A Hologram for the King

Director    Tom Tykwer
Starring    Tom Hanks, Sarita Choudhury, Alexander Black, Sidse Babett Knudsen
Release    22 APRIL (US) 20 MAY (UK)    Certificate 12A
3 stars

Ed Williamson

20th May 2016

If you're putting together a wall-mounted Hanks matrix, which I'm sure practically all of you are, pin A Hologram for the King somewhere in the gaping chasm between The Terminal and Cast Away. A man is adrift in a foreign land, and you wouldn't give a shit if he wasn't Tom Hanks. Hologram tries your patience a bit, but its leading man carries it, like he always bloody does.

On his recent Desert Island Discs appearance, which is lovely, Kirsty Young suggested to Hanks that all his characters are on some level struggling with loneliness. Though he gamely agreed and spoke about his isolation in childhood, this didn't strike me as a defining statement. It's true of some roles, like Sleepless in Seattle, Punchline and Splash, but it's more pertinent to say that when his characters confront isolation they are pressed into it by external forces, like a plane crash in the South Pacific, a revoked passport, or being sold in a yard sale.

The external force for Alan Clay is that Western capitalism has failed him. As the opening take on Talking Heads' Once in a Lifetime signifies, he had all the trophies of middle-class American life, house, job, family, car, but it's all gone south and so here he is in Saudi Arabia, trying on a new culture for size as he attempts to sell an IT system to the king.

Hanks, seen here heavily in disguise after he heard I'd breached the terms of his restraining order against me, which was based on a misunderstanding. I was only under his car looking for my contact lens.

I'm a big believer in characters' jobs as signifiers to their personality and wider place in the social order, and IT salesman is one of those ones that means 'unremarkable man unsatisfied with his lot'. Hanks is of course the master of unremarkable, and pitches up in Jeddah in one of those suits that attempts to look more expensive than it is. (Clock the shoes, though: black to match the suit, but comfy and practical rather than stylish, hoping no one notices. That's where the character is.) Once there his principal task is to get the WiFi working for his IT team's demo, and so begins a series of culture clashes.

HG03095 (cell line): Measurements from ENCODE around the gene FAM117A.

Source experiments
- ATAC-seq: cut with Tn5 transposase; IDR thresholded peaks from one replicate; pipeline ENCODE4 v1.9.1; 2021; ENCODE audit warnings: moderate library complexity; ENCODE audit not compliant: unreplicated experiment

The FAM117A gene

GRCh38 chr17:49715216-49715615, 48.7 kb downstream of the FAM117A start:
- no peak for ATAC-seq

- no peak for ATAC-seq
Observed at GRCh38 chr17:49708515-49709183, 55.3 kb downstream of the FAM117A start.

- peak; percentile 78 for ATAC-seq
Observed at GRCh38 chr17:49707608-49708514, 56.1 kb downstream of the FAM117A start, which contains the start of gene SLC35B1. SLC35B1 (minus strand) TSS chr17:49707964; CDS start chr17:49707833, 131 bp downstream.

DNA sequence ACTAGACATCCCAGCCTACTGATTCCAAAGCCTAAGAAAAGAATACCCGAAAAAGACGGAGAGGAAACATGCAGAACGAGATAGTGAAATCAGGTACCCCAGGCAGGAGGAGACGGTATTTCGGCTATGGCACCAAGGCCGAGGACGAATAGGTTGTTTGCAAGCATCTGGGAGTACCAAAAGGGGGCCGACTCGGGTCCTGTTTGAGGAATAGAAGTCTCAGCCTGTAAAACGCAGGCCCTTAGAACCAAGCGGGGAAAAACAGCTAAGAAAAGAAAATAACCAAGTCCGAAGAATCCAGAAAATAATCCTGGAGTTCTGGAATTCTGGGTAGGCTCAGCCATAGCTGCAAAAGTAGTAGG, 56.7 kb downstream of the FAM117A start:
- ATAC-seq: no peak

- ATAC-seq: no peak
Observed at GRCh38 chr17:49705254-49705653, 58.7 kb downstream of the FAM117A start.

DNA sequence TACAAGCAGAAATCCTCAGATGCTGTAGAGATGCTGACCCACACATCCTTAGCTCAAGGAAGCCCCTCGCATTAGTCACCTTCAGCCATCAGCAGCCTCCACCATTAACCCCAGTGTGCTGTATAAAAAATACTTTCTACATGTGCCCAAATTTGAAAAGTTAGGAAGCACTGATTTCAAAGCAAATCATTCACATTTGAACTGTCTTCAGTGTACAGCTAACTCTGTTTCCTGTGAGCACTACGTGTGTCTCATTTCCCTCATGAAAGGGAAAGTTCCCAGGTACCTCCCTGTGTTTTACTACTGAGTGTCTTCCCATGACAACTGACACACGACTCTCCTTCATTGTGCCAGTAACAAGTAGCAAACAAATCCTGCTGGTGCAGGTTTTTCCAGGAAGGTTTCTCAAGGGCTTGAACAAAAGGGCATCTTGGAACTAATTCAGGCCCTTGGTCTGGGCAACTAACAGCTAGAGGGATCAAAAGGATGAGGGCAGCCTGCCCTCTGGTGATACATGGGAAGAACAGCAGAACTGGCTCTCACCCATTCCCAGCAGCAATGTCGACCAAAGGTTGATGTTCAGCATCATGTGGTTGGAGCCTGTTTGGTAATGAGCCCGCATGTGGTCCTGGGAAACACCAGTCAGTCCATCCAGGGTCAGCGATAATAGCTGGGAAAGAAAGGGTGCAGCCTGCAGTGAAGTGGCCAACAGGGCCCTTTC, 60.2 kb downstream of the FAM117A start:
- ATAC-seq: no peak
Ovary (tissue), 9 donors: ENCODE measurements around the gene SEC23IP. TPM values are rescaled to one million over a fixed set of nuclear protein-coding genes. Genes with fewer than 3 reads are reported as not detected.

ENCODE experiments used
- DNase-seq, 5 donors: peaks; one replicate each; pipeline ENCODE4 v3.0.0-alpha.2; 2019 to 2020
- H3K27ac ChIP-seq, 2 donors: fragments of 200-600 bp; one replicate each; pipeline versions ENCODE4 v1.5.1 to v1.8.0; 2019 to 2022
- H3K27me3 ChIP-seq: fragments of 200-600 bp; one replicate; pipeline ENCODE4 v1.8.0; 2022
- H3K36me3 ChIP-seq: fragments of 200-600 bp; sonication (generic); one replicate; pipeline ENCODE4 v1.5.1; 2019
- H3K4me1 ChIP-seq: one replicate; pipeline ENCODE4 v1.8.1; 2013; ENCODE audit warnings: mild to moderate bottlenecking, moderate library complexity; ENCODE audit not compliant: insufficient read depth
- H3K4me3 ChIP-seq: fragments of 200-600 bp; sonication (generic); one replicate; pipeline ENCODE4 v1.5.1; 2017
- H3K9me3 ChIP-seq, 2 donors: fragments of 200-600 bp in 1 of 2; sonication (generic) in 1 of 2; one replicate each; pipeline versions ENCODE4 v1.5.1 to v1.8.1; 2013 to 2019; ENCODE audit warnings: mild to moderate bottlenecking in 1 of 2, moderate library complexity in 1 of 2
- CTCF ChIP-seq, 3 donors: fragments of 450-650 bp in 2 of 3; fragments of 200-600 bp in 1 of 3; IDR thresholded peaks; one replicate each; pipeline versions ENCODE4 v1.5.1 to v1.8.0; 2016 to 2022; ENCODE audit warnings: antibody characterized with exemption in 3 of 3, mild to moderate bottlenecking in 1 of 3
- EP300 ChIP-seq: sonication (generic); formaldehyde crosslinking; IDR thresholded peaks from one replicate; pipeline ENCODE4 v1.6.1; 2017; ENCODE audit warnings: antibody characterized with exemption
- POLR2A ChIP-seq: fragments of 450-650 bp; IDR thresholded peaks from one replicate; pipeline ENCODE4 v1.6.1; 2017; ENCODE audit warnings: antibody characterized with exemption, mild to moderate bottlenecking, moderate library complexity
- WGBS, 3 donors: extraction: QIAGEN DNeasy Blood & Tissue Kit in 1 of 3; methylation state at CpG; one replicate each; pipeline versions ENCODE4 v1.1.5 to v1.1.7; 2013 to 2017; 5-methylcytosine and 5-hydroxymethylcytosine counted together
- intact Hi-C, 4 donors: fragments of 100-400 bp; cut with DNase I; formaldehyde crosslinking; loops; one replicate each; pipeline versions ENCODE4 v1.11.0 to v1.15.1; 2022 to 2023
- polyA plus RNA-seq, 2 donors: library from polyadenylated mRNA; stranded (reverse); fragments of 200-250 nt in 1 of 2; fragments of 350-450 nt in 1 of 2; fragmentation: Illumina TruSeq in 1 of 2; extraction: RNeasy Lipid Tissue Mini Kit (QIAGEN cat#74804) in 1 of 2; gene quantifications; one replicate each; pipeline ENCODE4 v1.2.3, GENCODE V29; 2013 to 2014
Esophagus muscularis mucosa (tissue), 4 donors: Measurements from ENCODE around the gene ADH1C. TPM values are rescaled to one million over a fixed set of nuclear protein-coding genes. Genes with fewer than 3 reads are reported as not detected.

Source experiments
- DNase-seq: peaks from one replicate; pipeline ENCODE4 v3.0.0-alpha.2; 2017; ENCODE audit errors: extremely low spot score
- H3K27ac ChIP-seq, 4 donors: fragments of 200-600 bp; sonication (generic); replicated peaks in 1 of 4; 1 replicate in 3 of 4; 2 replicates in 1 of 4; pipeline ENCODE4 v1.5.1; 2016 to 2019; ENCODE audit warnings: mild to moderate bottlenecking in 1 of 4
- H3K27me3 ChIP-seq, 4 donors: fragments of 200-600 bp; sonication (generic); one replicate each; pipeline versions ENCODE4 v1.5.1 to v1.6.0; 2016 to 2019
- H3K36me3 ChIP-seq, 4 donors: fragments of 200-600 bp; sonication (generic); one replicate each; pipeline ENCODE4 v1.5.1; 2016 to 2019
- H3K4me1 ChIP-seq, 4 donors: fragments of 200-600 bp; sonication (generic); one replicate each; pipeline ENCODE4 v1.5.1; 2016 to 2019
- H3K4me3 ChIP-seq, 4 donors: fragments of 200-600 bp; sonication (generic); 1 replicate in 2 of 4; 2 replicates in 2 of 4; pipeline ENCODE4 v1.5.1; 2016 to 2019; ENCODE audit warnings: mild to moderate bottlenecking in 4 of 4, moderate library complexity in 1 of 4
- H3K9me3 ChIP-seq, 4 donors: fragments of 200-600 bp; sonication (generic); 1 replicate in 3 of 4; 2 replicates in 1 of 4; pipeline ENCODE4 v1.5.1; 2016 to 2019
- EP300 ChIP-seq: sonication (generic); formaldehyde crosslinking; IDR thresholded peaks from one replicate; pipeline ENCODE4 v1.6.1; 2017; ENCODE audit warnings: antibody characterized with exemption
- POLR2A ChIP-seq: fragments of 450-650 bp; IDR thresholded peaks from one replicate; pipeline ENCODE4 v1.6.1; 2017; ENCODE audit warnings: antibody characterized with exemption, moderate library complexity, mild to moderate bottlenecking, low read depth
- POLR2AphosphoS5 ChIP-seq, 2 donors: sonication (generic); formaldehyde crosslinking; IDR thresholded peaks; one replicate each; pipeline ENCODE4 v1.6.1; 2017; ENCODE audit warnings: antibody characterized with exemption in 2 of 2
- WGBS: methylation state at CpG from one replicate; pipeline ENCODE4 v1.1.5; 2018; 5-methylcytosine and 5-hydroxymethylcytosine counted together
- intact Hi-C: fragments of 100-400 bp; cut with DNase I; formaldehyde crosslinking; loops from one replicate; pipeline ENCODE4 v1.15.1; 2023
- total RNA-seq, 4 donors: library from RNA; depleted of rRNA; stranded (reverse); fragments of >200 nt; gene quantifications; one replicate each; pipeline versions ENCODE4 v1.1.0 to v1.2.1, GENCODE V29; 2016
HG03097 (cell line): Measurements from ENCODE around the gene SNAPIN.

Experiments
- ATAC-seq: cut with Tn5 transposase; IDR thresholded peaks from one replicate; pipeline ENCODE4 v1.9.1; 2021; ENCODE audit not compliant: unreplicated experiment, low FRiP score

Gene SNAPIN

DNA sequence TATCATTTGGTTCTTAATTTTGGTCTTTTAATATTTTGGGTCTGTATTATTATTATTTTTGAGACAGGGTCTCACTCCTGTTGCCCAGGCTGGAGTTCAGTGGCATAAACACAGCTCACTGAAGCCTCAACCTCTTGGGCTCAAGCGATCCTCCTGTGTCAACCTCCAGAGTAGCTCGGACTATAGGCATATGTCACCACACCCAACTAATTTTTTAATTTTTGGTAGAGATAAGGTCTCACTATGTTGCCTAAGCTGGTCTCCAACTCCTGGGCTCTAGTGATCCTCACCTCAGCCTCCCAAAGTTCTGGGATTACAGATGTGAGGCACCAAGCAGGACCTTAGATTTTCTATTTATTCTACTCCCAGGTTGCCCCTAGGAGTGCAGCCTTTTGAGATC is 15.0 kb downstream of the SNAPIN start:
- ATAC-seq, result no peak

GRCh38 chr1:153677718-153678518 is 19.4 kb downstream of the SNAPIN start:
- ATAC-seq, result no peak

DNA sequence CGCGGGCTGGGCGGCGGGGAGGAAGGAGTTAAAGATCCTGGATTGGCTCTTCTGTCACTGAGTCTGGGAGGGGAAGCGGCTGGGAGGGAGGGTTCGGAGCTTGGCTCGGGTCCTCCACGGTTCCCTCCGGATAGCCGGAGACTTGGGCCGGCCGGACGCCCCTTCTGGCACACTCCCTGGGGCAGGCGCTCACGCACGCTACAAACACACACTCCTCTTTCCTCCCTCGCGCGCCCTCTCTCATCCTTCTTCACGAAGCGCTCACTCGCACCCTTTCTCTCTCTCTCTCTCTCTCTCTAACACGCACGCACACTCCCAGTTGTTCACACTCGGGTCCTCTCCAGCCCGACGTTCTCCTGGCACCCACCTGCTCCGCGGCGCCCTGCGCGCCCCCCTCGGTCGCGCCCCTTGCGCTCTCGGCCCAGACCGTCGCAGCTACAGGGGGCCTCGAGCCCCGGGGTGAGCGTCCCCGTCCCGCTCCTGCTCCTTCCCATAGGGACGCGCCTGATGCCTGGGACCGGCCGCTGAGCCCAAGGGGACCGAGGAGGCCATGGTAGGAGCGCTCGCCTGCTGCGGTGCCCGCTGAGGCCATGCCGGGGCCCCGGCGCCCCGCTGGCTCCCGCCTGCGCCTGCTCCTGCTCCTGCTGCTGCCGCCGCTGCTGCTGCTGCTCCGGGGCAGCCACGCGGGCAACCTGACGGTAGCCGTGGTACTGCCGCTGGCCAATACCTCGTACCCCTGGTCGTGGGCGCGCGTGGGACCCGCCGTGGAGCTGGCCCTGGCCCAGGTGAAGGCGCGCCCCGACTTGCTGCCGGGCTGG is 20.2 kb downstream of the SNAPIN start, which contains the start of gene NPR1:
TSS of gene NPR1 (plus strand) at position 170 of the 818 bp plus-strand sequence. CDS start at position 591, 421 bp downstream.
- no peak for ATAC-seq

These are played for better laughs than you're expecting. Films where an American goes to the Middle East or South Asia usually attempt to wring too much out of Carry On Up The Khyber-style 'hilarious' cultural misunderstanding, but Hologram stays largely on the right side of this. It takes one horrific misstep which nearly blows the whole gaff, though. Clay's new best friend is his driver, Yousef, an Arab played by Alexander Black, who is as far as I can tell straight-up, 100% A White Guy.

Kudos to Black, who states he travelled to Saudi Arabia to study the dialect, but ... this is pretty much just blacking up, right? (He said on the Tribeca red carpet that his make-up artist's father worked on Lawrence of Arabia, which I suppose is intended to mean that at least it was done competently.) His is a good comic performance, full of jittery malapropisms for Hanks to play off and working in the usual eager fascination with Western culture, but they couldn't have got someone of actual Middle Eastern descent to do it? I waited for some caveat in the dialogue about Yousef having been born to white parents and moved to Saudi when he was young, but none came. If Exodus: Gods and Kings is guilty of whitewashing, why has no opprobrium been thrown this way? Because no one in Hollywood's overinterested in fighting Middle Eastern actors' corner, is the most likely answer.

"My wife's been to the Middle East, you know."
"No, she wanted to go."

Once he meets 'Saudi' (Anglo-Indian, but hey, close enough) Sarita Choudhury, the doctor who diagnoses and treats a cyst on his back after he's drunkenly attempted exploratory surgery himself with a steak knife, we get back on track. Clay and Hanks both have something to cling on to now, and we can hit the home straight with a love story.

It makes for a satisfying enough third act, but this oasis is now supposed to be the thing he finds in the desert, when it jars that love isn't what he was looking for. He was looking for himself in the wilderness. Hollywood will happily substitute the discovery of love as resolution for any problem a principal character has, because it's easy and ties everything up, but here you scratch your head a little. Was that all you wanted to fill your profound spiritual void, Tom? Sure, the constraints of Saudi society mean he must act with classic Hanks propriety in courting her, which suits him down to the ground, even if they are breaking Sharia law, but you're not sure how it's solved all his problems. Certainly he hasn't come to accept Saudi society as preferable to the Western rainbow-chasing he's left behind, which was the setup at the start.

So Tom Hanks goes out into the desert in search of his calling, like Jesus, and ends up with a girlfriend, less like Jesus, who was never all that bothered about dating. I don't know, sometimes I wonder whether Tom Hanks is even Jesus at all.

Follow us on Twitter @The_Shiznit for more fun features, film reviews and occasional commentary on what the best type of crisps are.
We are using Patreon to cover our hosting fees. So please consider chucking a few digital pennies our way by clicking on this link. Thanks!

Share This